Watercooling harddrives are like getting some Low-latency ram to squeeze the last bit of performance out of your system instead of some cheapo.
    Actually it's more like cutting holes in your case and covering them up with acrylic windows, or putting blue and pink lights inside. It doesn't do anything but it looks neat and kills some spare time.

    Sorry SilentDeath,

    But you're still incorrect if you think a high presicion HD causes more vibration than some cheap POS case or CPU fan. Vibration is very bad for drives, but there are a couple of things Arthur is missing.

    1) A proper self contained water system has a waterpump and one or more radiator fans, both of which cause as much or more vibriation than the 120mm fan(s) on a decent aircooled system.

    2) If you mount a drive to metal water blocks and the blocks to the case without rubber your drives are much more likely to crash from shock which is a much larger problem than fan vibration or heat.

    3) If your drive runs at 50c (or even 40c) anywhere you can measure it then it is defective. Replace it immediately. Almost all drives run well under 30c on the case although the internals of the drives can get over 50c (which is no problem by the way) on some of the faster SCSI drives.

    Even very hot drives have a life expectancy of well over 3 years especially if they are mounted in an aluminum case (which acts as a very large heatsink).
    Last edited by StormPC; 11-06-2005 at 10:24 AM.

  14. #14
    Senior Member SilentDeath's Avatar
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    Quote Originally Posted by StormPC
    Actually it's more like cutting holes in your case and covering them up with acrylic windows, or putting blue and pink lights inside. It doesn't do anything but it looks neat and kills some spare time.

    Smokey,

    You're quite incorrect if you think a high presicion HD causes more vibration than some cheap POS case or CPU fan. Vibration is very bad for drives, but there are a couple of things Arthur is missing.

    1) A proper self contained water system has a waterpump and one or more radiator fans, both of which cause as much or more vibriation than the 120mm fan(s) on a decent aircooled system.

    2) If you mount a drive to metal water blocks and the blocks to the case without rubber your drives are much more likely to crash from shock which is a much larger problem than fan vibration or heat.

    3) If your drive runs at 50c (or even 40c) anywhere you can measure it then it is defective. Replace it immediately. Almost all drives run well under 30c on the case although the internals of the drives can get or 50c (which is no problem by the way) on some of the faster SCSI drives.

    Even very hot drives have a life expectancy of well over 3 years especially if they are mounted in an aluminum case (which acts as a very large heatsink).

    Im not smokey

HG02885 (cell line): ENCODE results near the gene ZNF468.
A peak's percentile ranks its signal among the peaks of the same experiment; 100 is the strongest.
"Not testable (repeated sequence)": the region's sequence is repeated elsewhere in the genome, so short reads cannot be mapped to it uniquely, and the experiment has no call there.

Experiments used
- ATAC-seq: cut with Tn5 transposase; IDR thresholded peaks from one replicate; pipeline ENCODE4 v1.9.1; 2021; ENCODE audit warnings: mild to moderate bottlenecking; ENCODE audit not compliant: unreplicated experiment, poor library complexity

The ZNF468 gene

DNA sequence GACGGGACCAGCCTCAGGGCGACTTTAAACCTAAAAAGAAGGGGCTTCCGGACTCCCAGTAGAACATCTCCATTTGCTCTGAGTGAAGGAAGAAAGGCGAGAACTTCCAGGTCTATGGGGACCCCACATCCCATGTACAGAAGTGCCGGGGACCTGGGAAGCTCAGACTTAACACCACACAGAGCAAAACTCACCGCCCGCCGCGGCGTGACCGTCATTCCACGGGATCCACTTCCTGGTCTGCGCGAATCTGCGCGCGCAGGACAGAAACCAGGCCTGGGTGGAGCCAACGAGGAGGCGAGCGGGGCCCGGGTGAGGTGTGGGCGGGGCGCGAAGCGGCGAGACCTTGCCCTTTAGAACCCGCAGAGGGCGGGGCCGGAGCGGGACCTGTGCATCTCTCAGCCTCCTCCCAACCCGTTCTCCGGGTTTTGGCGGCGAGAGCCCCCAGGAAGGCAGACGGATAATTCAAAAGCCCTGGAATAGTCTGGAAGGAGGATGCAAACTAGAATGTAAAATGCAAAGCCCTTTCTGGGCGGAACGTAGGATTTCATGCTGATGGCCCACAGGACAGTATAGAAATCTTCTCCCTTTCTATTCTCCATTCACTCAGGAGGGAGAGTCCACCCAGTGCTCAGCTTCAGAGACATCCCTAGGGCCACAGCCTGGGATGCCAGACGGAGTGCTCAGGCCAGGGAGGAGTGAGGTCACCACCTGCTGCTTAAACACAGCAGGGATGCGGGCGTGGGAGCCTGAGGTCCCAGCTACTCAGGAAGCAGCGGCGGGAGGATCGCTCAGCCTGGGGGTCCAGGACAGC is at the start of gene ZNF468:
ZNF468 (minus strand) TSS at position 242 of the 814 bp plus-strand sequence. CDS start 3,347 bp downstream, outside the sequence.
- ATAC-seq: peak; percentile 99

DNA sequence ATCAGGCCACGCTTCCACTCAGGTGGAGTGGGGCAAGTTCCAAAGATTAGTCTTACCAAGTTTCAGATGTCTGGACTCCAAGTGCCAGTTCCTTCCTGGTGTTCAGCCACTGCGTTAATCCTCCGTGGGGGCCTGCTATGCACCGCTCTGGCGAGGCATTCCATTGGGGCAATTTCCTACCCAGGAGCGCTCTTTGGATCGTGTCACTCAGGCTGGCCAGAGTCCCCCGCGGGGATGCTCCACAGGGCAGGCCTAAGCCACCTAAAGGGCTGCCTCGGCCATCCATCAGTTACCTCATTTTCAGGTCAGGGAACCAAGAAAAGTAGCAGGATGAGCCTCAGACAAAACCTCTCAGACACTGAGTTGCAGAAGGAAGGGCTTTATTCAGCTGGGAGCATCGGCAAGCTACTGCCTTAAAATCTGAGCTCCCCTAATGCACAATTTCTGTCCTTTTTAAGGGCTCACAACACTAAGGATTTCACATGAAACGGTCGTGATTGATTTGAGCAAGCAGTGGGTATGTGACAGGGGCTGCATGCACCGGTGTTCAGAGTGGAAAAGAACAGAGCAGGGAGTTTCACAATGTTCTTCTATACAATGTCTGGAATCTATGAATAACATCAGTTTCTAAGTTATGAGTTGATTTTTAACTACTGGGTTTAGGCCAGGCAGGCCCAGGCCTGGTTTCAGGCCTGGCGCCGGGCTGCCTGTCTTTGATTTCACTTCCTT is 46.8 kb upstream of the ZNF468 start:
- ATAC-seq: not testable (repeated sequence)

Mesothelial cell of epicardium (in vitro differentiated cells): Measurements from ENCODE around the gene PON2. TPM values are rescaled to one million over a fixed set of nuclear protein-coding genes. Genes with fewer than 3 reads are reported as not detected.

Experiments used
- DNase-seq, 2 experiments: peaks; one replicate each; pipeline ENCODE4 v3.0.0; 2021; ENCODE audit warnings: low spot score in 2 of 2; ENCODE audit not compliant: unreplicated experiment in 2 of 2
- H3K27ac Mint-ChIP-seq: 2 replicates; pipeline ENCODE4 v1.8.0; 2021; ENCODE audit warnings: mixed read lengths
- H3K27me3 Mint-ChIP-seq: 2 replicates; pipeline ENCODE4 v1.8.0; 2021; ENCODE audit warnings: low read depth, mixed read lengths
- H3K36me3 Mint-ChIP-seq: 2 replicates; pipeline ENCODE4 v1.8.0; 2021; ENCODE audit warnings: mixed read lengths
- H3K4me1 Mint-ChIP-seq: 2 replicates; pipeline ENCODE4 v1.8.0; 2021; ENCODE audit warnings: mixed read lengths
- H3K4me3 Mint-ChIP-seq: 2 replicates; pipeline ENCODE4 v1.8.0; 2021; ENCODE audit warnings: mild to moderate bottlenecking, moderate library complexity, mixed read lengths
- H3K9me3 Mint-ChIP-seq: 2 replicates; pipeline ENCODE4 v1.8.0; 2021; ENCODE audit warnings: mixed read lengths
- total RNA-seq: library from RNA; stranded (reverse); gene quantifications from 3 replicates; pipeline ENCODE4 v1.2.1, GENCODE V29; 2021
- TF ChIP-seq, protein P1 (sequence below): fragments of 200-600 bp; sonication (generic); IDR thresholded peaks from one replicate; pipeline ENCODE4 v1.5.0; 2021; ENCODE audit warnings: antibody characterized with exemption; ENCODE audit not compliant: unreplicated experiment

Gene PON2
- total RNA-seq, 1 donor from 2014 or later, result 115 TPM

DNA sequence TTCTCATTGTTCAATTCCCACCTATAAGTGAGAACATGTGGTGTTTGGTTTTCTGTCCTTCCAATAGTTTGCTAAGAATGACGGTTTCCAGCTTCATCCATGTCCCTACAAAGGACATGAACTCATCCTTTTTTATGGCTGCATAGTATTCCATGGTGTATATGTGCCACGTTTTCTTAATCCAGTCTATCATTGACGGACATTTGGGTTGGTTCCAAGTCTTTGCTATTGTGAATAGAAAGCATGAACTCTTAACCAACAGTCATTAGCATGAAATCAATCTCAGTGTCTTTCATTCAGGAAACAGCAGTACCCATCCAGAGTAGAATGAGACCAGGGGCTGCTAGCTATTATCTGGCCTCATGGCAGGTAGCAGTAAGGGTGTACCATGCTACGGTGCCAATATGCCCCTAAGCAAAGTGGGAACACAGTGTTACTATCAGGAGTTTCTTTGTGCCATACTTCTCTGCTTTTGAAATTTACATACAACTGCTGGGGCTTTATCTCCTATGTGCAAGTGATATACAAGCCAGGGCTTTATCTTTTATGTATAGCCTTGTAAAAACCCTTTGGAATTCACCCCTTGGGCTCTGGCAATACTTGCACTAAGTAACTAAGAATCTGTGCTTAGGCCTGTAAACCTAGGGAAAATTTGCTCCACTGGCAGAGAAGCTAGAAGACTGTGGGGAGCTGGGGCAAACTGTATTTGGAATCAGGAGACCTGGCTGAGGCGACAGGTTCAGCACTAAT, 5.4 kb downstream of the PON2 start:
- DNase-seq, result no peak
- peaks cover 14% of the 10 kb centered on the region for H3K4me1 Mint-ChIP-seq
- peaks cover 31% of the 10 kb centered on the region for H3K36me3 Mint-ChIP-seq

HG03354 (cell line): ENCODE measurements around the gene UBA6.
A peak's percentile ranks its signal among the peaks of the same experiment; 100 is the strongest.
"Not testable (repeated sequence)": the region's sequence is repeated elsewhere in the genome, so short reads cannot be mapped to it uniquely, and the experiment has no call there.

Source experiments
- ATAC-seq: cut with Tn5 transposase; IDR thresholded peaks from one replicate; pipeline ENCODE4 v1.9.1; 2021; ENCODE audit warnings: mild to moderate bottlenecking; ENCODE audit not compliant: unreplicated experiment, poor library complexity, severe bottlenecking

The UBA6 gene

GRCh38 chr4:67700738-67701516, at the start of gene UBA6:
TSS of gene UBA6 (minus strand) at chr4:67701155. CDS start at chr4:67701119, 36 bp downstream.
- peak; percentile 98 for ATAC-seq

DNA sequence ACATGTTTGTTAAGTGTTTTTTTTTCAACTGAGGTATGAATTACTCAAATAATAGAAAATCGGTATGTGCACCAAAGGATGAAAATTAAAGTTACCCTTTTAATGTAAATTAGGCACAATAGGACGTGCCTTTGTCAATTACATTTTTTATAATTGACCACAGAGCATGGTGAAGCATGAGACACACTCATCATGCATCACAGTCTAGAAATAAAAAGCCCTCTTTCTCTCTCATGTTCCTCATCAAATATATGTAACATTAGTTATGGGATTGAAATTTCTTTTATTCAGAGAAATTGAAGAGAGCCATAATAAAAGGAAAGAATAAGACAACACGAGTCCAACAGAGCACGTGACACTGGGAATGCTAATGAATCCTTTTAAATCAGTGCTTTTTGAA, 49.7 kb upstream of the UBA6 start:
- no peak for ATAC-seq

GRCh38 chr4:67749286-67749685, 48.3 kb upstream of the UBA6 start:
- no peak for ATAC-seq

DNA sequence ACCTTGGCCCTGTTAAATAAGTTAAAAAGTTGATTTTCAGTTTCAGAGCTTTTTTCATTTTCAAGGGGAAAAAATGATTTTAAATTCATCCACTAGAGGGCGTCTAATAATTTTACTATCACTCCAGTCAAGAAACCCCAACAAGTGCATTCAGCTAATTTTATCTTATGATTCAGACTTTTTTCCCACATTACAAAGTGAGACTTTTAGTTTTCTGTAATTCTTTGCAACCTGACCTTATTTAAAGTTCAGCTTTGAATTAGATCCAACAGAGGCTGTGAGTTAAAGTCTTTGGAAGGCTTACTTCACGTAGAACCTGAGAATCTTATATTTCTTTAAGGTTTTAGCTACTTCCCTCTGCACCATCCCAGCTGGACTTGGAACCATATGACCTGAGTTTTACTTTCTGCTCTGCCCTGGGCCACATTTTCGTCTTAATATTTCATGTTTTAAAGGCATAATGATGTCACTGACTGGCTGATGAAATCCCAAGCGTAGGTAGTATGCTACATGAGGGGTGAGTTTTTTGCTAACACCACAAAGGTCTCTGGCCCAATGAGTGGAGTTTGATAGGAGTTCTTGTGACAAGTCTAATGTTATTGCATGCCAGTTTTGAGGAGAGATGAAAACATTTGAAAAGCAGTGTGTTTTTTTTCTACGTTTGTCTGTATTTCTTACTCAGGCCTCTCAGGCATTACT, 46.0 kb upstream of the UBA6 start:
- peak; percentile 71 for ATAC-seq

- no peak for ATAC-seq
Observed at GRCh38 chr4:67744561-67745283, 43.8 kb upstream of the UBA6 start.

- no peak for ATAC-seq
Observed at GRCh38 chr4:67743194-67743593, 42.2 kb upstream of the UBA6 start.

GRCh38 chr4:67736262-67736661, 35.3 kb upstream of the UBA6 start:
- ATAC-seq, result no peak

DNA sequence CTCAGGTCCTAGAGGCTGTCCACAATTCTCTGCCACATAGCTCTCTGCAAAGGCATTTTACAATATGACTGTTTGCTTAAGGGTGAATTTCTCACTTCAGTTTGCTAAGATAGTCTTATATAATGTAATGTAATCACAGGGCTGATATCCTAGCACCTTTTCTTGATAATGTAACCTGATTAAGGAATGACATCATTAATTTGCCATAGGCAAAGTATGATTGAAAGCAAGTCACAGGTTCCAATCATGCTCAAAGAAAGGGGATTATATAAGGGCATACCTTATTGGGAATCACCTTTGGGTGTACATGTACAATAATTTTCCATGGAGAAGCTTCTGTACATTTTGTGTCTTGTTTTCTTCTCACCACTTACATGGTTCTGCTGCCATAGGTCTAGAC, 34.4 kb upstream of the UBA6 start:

As for hdd vibration, 1) depends compleatly how it is mounted. Mounted the standard way hdd->steel/alu case - then yes it does because there is nothing to abosorb the vibrations.
    If its mounted some other way - with ruber/foam etc.. then it doesnt really count, becuase you can do exactly the same to any fan, and get no vibration from either.

    Also the plastic frame of most fans will absorb much vibration. Another factor is the HDD spindle motors are quite a bit more powerfull than your average 40-80mm fan. A 40mm fan is sufficient to cool a hdd.

    Also
    1) is what I said...

    2) you wouldnt mount it directly - it defeats the whole point in doing it. The easyest option is packing foam.. And I always have plenty.

    And how do you define shock?? does the hdd/waterblock randomly fall 3 feet to the ground? There is no more shock/vibration than in a metal case.

    3) no. Ive had drives well into the 60-70°c mark that are still with me (after many years - mostly maxtors which are far from the most reliable). And for temps I use the onboard SMART sensor and Dtemp. Touching it at that time was difficult for more than 5 or so seconds.
    As for under 30.. ambient in my room is not often much under 30..
    Last edited by SilentDeath; 11-06-2005 at 12:45 AM.

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    Banned StormPC's Avatar
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    Fair enough on most points. I don't believe your 60-70c temps are accurate at all though. If you took that off the case your internal temps would have killed your drives in a heartbeat.

    Your point did illustrate how unnecessary HD cooling is, especially water.
    Last edited by StormPC; 11-06-2005 at 06:24 PM.

  16. #16
    Senior Member SilentDeath's Avatar
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    HDDs have a massive surface area for a mere 15w of output.... they shouldnt need cooling.

    The temps were the internal sensor. From touching the drives they were definatly 60+. It was only for a short time though.. (under a few hours total) if they are left at that temp constantly they will die quickly.